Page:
‘It is immoral to expect people to work 70 hours a week with no time off’

As the man responsible for representing teacher trainers, James Noble-Rogers has long called for better conditions in the profession, and he believes the government must do ‘something big’ to reduce heavy workloads. He tells Helen Ward how, after a slow start, education made a big difference in his life – but also left him with atrocious handwriting

Magazine article image

It was teacher trainers who spotted early warning signs of the recruitment crisis now engulfing the profession.

They saw the number of applications beginning to drop off, heard the hesitations of graduates facing ever-more debt and watched the enthusiasm of trainees starting to wane as their workload mounted.

James Noble-Rogers, executive director of the Universities’ Council for the Education of Teachers (Ucet), represents those trainers.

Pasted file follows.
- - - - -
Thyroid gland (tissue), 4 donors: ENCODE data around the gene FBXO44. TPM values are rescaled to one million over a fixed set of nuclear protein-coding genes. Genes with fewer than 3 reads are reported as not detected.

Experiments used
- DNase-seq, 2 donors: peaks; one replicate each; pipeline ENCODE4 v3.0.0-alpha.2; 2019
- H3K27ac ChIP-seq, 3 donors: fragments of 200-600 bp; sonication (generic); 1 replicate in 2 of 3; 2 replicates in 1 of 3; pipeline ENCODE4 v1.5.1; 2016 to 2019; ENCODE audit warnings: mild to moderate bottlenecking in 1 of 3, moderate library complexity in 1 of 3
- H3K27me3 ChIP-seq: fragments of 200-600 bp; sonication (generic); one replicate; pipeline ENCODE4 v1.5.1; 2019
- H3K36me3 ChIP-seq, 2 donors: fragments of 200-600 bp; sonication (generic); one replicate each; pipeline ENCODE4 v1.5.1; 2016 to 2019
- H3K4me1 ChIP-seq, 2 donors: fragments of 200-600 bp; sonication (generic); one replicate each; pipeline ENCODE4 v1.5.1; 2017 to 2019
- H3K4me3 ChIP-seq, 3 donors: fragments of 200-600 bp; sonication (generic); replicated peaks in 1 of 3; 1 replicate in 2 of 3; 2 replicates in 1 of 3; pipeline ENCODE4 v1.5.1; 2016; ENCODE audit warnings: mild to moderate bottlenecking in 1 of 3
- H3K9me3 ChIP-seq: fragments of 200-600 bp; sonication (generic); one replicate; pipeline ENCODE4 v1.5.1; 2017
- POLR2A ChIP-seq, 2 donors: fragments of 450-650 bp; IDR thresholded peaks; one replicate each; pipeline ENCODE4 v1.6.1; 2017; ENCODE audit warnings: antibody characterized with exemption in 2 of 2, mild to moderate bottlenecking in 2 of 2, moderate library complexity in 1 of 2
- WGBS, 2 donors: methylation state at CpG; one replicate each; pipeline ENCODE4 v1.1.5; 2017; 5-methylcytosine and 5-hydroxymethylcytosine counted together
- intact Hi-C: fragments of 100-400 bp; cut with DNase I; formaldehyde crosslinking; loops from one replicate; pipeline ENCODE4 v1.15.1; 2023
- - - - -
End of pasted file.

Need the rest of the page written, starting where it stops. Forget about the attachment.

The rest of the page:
He has spent years suggesting, persuading and demanding that bold action should be taken on recruitment. For much of that time, it seemed that the ...

Subscribe to get access to the content on this page.

If you are already a Tes/ Tes Scotland subscriber please log in with your username or email address to get full access to our back issues, CPD library and membership plus page.

Not a subscriber? Find out more about our subscription offers.

Subscribe now